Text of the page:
Few know that Christopher Columbus, on his fourth and last voyage, had attempted to reach the Champa Kingdom and actually believed he had reached Vietnam. In ancient days well-worn trade routes had linked Europe with India and the entire region of South and Southeast Asia, and for countless centuries the wealth and wisdom of India had flowed to the markets and institutions of the world. By the 1400s, however, political instability had disrupted direct trade links with India and the West. Columbus was convinced that by sailing west from Spain he could circle the globe—a concept ridiculed by most Europeans, who still believed the Earth was flat—and thus find a new trade route and reestablish the long-lost link to the wealth of the East. His planned route would take him south along the Vietnamese coast, past the Cape of Kattigara and on to Malacca; he believed this to be the route Marco Polo had followed from China to India in 1292. Reaching Cariay on the coast of Costa Rica, he thought he had found Vietnam and was very close to one of his coveted destinations, the famous gold mines of the Champa Kingdom. Fortunately for Vietnam, he was mistaken.
Another Vietnamese Hindu kingdom was Funan, which flourished between the 1st and 6th centuries ce. Its capital was the Oc Eo Citadel. While exploring sea passages to India in the year 250 ce, two Chinese envoys, Kang Dai and Zhu Ying, described Funan as “having its own taxation system, ruled by a king in a walled palace.” Professor Louis Malleret has unearthed much evidence of significant seaborne trade between Oc Eo, Persia and Rome.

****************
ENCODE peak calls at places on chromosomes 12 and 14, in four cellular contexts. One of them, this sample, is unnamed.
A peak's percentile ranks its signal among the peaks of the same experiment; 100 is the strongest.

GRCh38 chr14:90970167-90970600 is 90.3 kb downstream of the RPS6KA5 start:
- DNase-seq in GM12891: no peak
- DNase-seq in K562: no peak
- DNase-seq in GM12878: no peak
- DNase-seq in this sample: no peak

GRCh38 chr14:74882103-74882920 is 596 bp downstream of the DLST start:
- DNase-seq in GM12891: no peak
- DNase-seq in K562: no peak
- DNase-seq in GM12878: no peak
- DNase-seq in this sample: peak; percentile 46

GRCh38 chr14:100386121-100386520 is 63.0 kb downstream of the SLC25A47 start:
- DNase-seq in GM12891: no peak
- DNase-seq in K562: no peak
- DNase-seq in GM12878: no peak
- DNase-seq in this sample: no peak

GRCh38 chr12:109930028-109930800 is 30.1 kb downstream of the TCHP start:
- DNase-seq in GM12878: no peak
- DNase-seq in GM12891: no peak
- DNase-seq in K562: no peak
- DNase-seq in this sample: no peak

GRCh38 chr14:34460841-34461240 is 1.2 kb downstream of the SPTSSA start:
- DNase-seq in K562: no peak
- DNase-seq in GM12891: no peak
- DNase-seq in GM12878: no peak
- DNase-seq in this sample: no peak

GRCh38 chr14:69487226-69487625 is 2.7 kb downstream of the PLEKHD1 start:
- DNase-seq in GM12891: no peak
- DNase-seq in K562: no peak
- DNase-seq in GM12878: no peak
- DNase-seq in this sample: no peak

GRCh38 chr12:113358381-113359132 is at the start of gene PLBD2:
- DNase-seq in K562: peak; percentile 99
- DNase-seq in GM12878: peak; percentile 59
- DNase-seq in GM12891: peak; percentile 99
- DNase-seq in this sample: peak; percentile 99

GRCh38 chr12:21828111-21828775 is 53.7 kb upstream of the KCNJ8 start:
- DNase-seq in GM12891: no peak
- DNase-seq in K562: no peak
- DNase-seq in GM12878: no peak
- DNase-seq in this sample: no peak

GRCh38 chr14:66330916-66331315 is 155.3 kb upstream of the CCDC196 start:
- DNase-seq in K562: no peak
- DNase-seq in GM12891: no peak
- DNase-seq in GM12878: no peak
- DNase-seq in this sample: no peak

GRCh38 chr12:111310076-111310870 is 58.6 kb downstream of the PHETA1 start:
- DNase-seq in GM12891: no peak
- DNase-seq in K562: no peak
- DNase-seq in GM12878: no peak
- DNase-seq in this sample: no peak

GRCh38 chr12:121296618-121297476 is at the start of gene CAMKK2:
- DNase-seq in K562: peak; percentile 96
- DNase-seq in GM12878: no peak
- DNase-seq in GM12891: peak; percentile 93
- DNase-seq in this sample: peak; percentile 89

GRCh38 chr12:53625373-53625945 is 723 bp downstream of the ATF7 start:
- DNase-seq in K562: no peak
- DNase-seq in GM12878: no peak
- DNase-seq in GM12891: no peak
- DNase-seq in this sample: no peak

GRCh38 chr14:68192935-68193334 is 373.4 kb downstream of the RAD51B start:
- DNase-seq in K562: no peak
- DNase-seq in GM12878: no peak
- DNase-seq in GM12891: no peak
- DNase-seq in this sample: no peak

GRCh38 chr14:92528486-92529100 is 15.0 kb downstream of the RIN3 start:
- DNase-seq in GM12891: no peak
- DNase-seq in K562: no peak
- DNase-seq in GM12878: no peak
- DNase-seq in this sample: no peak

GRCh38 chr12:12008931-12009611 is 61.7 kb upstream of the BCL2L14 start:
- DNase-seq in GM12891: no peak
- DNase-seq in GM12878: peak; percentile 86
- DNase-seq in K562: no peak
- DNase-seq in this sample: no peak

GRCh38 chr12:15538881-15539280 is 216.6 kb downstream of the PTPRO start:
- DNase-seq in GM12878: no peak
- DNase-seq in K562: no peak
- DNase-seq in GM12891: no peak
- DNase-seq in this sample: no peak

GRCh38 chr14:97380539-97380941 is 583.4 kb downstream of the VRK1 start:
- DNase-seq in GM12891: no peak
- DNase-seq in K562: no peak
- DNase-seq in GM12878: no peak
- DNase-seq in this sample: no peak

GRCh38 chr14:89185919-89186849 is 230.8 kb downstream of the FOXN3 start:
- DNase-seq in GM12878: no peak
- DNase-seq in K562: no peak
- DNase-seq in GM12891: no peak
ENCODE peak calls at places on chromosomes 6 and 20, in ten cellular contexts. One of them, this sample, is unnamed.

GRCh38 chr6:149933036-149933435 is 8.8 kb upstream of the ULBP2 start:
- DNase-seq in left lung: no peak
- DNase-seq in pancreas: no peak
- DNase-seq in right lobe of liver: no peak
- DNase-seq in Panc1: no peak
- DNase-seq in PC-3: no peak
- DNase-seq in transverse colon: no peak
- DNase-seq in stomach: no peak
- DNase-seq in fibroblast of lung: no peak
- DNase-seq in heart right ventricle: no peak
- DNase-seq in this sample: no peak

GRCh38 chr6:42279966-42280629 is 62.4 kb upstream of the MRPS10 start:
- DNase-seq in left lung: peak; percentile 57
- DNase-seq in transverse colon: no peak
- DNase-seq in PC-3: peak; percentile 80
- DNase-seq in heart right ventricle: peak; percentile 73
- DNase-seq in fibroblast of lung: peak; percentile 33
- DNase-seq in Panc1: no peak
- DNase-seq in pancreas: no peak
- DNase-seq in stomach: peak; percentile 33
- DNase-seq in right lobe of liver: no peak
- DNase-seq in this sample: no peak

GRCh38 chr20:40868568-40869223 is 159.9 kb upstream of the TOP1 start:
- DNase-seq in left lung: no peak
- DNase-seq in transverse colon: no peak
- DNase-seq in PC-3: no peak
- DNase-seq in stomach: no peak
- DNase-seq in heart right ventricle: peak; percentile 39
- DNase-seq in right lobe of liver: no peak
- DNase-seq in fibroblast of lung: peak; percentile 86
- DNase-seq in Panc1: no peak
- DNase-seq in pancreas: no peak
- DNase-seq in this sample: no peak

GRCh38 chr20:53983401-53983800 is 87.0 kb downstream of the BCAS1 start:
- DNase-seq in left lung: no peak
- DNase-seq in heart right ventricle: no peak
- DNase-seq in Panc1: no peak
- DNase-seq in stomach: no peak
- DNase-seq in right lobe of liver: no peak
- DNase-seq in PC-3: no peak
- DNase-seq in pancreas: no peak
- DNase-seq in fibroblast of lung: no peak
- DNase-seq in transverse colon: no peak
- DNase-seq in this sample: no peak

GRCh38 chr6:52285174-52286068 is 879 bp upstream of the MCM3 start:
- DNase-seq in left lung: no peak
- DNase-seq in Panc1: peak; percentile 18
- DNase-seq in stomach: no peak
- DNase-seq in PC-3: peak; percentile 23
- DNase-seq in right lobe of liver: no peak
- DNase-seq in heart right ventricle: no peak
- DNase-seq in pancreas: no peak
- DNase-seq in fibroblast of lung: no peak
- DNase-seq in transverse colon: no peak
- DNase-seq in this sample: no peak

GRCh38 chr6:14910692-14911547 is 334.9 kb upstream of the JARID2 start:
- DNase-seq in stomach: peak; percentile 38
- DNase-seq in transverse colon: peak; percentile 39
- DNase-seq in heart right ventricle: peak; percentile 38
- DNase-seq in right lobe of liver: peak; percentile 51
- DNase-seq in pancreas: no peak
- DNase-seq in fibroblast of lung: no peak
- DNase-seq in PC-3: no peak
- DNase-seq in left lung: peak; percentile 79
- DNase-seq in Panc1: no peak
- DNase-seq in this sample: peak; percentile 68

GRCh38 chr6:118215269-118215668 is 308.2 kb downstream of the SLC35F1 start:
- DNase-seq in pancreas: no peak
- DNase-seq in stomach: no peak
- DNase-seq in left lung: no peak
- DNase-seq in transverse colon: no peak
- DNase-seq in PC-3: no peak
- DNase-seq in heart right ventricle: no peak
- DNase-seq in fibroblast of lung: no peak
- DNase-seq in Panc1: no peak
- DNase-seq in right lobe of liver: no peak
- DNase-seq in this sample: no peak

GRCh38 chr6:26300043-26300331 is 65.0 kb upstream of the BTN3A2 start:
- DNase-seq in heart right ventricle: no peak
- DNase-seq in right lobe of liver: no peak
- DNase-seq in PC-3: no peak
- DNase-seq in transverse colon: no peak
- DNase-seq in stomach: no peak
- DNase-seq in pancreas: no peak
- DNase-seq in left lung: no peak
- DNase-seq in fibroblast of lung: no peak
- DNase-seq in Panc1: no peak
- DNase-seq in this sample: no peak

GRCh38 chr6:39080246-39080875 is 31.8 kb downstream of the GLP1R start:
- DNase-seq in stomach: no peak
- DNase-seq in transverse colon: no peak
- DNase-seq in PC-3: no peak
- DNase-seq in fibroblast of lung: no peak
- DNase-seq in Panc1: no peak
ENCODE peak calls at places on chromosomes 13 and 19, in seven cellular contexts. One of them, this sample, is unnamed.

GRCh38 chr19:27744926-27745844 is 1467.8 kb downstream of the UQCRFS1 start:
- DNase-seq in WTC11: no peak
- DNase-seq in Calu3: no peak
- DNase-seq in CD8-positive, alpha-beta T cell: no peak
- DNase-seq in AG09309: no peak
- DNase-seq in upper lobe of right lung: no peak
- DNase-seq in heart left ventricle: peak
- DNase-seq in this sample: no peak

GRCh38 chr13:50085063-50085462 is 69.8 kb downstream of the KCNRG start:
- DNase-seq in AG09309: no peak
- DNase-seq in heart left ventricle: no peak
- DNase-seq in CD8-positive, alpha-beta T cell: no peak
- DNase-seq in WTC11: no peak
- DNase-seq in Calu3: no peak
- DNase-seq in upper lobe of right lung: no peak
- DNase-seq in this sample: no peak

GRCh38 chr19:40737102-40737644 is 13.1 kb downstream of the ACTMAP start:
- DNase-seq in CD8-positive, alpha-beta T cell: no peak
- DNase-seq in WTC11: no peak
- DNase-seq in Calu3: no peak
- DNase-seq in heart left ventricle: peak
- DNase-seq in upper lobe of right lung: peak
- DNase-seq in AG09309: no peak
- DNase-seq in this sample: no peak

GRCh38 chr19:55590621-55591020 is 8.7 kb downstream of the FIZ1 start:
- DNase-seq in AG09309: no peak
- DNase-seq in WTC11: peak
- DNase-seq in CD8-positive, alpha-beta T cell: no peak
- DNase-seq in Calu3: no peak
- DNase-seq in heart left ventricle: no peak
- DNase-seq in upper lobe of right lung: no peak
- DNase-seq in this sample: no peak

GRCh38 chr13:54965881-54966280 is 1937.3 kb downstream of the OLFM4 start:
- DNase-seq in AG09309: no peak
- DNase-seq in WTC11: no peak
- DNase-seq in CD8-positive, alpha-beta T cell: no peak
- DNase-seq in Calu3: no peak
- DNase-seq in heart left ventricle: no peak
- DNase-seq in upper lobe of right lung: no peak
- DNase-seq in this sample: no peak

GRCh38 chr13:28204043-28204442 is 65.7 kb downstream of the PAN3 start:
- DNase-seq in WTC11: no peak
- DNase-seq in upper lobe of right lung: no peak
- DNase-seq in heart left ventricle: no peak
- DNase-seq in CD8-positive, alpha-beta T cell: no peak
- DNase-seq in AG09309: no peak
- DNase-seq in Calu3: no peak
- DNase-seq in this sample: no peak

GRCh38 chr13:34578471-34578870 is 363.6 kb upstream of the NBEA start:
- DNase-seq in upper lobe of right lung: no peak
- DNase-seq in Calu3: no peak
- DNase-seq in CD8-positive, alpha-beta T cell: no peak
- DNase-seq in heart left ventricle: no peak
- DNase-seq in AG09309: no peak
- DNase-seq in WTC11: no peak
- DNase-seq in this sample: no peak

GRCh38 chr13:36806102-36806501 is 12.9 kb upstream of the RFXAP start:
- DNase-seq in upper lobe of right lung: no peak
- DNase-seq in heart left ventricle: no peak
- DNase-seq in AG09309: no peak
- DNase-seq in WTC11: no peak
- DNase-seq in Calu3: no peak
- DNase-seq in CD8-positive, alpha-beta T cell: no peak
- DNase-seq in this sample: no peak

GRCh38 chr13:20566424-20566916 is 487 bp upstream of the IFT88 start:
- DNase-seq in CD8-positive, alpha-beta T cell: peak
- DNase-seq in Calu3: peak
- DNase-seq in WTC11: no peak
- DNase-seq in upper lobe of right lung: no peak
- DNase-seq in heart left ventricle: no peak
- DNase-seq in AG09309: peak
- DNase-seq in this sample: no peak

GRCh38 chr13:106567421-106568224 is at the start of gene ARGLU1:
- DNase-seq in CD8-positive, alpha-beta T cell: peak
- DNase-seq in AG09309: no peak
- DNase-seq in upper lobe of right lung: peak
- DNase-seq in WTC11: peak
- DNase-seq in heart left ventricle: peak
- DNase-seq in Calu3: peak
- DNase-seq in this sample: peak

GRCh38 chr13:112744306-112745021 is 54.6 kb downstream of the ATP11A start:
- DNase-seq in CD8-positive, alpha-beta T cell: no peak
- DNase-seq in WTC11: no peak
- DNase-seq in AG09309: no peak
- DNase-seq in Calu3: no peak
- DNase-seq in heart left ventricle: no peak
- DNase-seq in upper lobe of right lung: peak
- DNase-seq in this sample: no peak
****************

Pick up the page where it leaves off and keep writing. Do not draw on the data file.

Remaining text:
Vast Temple Complexes
In ancient times the Champa built vast temple complexes that remain standing to this day. Primarily dedicated to Lord Siva, these structures honor Lord Siva as the founder and protector of the Champa Dynasty. The most important of these is known as My Son, a Hindu religious and literary center. Originally, this temple complex featured 70 structures, of which 25 survive. Sadly, the main tower was severely damaged by American bombers in 1969 during the Vietnam War.
The Sivalinga was the primary form worshiped at My Son, its aniconic form also representing the divine authority of the Siva-empowered king. Today the Cham people continue to worship this form of Lord Siva.
The site of the ancient Son Tien Tu pagoda, atop Mt. Ba, is still considered to be one of the most spiritual and sacred places in all of Vietnam. There, on a three-meter-high granite rock, is the ban chan tien, a footprint belonging to a God who “set his footstep on soft land at the dawn of humankind.” Located nearby is the recently opened Archaeology Museum of the Oc Eo Culture, designed to replicate a large Sivalingam and yoni. Its walls are lined with seated Ganesh murtis.
Many Hindu artifacts of significant historical value have been found in Vietnam. In 2001, 320 gold plaques were discovered. Decorated with various Hindu divinities, such as Garuda, Narasimha, Kurma and Durga, these plaques have been identified as the earliest known Hindu iconographic images ever discovered in Southeast Asia.
Starting in the 1940s, many valuable Oc Eo artifacts have been unearthed, featuring statues and reliefs of Buddha, Ganesh, Vishnu, Durga and Siva in both His human and aniconic Linga form.